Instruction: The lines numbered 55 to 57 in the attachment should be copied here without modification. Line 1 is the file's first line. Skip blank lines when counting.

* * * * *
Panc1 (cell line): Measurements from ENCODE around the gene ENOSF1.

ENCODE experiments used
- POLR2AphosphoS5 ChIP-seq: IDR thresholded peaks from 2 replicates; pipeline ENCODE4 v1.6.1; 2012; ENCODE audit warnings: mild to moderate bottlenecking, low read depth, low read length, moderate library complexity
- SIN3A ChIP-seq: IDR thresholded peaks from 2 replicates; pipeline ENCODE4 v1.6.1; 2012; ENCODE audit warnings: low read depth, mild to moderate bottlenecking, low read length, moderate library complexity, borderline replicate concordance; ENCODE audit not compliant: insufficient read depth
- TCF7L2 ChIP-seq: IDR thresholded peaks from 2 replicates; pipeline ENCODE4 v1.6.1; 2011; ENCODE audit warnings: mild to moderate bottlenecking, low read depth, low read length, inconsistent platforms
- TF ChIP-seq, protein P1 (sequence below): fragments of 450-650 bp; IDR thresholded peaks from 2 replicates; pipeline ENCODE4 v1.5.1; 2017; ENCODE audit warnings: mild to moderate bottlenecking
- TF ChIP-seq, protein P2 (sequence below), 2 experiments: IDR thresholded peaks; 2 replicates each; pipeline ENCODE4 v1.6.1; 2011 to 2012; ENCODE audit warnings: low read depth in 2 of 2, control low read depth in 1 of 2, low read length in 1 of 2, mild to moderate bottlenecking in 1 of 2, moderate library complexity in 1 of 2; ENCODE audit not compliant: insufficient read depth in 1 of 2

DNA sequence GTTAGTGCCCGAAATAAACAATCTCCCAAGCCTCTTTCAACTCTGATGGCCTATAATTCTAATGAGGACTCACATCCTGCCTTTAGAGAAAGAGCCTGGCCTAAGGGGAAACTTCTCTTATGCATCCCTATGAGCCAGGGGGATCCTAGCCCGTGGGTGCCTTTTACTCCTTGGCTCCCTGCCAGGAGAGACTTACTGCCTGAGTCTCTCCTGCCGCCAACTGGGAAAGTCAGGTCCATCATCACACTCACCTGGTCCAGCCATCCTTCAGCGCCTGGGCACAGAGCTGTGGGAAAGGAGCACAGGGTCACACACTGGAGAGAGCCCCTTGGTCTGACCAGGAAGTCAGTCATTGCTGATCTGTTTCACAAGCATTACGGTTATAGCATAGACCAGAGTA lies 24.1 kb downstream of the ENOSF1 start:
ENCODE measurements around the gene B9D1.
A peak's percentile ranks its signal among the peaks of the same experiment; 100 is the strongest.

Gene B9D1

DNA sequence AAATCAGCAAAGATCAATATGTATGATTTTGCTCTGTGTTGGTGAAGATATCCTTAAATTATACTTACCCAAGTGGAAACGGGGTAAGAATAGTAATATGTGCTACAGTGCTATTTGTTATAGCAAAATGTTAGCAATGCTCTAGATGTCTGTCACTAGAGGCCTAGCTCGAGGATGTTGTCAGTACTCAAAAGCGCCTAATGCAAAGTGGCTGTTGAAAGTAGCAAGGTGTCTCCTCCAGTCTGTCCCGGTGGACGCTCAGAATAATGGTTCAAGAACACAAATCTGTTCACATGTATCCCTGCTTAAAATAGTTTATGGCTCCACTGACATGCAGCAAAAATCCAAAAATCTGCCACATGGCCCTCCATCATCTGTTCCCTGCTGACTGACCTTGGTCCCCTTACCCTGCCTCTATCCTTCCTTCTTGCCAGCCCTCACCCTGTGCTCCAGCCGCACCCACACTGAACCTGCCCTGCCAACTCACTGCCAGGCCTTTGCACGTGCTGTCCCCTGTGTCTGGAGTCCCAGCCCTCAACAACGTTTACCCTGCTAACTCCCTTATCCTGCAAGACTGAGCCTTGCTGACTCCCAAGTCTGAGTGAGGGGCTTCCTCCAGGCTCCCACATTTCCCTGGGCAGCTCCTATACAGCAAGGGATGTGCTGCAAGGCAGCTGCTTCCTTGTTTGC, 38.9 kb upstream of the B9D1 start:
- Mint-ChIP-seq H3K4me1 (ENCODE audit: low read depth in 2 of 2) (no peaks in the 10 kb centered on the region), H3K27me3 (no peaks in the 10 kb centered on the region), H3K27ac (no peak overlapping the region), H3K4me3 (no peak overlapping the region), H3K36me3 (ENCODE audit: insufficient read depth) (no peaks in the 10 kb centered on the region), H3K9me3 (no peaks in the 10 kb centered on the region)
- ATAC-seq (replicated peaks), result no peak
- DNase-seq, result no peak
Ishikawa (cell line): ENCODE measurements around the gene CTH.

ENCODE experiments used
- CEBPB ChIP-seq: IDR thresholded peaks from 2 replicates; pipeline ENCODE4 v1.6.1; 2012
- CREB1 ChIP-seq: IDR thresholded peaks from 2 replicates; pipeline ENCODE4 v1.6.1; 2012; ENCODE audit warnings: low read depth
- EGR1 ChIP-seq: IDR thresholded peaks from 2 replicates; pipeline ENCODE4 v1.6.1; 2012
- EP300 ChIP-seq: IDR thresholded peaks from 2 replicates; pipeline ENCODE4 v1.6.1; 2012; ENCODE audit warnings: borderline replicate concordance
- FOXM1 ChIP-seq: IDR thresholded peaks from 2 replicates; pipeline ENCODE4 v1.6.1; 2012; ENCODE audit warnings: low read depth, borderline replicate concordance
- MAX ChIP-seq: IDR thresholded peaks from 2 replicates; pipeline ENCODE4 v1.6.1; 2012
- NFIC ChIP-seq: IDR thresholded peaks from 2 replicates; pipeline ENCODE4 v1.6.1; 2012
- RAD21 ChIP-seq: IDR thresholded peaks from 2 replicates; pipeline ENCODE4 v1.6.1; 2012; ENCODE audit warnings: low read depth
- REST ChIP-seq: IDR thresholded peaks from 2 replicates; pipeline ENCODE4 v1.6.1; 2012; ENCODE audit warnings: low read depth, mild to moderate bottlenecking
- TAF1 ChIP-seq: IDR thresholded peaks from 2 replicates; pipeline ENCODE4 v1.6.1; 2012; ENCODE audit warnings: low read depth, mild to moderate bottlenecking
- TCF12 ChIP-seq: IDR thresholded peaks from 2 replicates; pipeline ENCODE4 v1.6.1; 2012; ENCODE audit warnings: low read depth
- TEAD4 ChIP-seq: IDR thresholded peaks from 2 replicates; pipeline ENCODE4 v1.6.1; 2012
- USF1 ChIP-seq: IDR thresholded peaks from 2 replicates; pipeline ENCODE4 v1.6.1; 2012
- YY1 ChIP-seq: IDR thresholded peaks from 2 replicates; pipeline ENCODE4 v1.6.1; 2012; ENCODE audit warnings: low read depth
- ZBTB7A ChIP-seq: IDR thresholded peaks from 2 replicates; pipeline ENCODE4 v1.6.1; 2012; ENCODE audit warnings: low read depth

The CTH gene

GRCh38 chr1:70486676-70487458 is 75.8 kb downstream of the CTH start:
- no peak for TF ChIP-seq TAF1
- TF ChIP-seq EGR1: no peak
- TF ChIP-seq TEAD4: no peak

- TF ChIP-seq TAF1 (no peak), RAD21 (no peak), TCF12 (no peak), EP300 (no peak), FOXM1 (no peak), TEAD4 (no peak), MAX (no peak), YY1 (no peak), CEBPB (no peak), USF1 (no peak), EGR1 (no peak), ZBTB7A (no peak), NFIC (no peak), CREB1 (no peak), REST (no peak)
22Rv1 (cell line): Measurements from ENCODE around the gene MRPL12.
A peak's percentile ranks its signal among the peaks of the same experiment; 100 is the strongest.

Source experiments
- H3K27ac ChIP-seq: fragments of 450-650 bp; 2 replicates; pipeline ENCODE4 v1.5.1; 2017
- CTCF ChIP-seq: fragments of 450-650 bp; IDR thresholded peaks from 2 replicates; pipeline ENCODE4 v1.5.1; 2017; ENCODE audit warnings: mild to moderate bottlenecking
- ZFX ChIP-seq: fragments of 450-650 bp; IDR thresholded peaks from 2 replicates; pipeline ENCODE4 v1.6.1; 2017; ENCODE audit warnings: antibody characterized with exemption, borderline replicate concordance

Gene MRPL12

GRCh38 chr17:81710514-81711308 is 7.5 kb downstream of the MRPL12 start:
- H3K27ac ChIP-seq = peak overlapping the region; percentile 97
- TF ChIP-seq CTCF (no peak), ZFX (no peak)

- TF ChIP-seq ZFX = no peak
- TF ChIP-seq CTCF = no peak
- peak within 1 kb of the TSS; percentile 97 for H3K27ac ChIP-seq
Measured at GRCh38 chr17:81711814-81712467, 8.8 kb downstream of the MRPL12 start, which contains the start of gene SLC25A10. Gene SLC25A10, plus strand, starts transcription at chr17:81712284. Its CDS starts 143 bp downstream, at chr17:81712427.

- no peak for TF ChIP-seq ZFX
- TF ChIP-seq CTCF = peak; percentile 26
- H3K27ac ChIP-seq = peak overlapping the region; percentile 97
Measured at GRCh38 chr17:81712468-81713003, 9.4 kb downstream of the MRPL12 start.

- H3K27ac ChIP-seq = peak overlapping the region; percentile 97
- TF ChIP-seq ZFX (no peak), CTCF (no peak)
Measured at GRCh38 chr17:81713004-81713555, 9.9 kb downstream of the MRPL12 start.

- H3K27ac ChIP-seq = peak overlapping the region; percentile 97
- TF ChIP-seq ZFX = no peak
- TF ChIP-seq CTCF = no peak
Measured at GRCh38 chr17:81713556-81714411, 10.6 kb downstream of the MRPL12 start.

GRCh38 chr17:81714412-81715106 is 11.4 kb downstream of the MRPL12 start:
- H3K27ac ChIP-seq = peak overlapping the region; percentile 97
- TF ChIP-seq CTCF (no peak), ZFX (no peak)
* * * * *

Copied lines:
- H3K27ac ChIP-seq = peak overlapping the region; percentile 97
Measured at GRCh38 chr17:81712468-81713003, 9.4 kb downstream of the MRPL12 start.

- H3K27ac ChIP-seq = peak overlapping the region; percentile 97